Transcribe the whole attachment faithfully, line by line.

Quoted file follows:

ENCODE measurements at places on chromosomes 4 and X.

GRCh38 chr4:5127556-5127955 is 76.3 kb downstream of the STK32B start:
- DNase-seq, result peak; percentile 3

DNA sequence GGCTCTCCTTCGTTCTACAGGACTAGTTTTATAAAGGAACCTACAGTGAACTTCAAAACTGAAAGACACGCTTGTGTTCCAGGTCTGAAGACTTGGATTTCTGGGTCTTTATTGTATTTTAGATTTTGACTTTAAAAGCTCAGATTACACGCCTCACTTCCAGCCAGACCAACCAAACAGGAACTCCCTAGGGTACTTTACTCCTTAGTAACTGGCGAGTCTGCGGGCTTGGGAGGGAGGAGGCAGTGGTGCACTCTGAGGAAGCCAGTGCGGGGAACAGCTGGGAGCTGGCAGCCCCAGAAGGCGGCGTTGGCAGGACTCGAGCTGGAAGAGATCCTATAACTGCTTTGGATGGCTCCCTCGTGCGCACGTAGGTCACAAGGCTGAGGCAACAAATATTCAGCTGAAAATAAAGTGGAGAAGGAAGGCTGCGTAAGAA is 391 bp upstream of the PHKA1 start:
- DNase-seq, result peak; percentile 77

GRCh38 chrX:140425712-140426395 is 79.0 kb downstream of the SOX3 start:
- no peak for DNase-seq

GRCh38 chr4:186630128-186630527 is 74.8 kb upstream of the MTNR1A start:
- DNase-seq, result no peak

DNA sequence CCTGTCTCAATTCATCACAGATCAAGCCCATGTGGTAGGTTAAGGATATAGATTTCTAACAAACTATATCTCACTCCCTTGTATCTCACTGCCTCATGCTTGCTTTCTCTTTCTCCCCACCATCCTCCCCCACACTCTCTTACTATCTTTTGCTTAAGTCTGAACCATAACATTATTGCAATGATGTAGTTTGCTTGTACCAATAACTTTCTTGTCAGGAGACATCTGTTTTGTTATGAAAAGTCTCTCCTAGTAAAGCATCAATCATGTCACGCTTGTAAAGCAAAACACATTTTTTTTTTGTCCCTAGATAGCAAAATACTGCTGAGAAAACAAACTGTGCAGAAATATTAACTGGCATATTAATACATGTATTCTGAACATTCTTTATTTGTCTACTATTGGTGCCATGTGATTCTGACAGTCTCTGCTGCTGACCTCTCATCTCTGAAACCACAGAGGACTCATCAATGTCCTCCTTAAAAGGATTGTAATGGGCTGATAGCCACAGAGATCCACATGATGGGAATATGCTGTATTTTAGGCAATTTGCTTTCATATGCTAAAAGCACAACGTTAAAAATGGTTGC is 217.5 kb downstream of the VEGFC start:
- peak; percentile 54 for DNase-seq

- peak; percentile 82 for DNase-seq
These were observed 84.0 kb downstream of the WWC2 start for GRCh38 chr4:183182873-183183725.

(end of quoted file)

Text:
ENCODE measurements at places on chromosomes 4 and X.

GRCh38 chr4:5127556-5127955 is 76.3 kb downstream of the STK32B start:
- DNase-seq, result peak; percentile 3

DNA sequence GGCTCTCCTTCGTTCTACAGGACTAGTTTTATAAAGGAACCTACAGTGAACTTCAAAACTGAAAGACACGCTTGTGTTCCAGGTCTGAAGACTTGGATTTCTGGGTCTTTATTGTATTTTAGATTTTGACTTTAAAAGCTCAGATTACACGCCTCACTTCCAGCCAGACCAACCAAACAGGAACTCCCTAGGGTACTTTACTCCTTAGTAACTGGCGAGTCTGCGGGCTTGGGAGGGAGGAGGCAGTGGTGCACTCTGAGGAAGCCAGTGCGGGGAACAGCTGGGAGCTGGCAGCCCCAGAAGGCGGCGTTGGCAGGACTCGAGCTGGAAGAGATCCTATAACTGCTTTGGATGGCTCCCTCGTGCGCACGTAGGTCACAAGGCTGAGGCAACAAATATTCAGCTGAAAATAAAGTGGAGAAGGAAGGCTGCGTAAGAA is 391 bp upstream of the PHKA1 start:
- DNase-seq, result peak; percentile 77

GRCh38 chrX:140425712-140426395 is 79.0 kb downstream of the SOX3 start:
- no peak for DNase-seq

GRCh38 chr4:186630128-186630527 is 74.8 kb upstream of the MTNR1A start:
- DNase-seq, result no peak

DNA sequence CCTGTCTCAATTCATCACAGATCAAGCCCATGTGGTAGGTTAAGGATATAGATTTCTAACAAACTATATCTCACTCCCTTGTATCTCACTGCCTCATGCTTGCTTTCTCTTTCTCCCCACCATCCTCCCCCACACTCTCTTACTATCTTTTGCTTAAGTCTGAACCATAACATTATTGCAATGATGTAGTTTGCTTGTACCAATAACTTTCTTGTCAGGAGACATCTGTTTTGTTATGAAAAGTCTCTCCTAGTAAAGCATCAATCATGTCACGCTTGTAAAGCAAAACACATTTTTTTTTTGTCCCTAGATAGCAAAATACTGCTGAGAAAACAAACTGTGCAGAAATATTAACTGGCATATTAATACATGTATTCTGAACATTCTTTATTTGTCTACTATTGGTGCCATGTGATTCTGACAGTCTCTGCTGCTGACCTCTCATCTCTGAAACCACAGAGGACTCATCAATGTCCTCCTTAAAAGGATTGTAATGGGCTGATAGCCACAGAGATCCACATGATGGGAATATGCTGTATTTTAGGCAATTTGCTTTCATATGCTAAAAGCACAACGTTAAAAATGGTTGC is 217.5 kb downstream of the VEGFC start:
- peak; percentile 54 for DNase-seq

- peak; percentile 82 for DNase-seq
These were observed 84.0 kb downstream of the WWC2 start for GRCh38 chr4:183182873-183183725.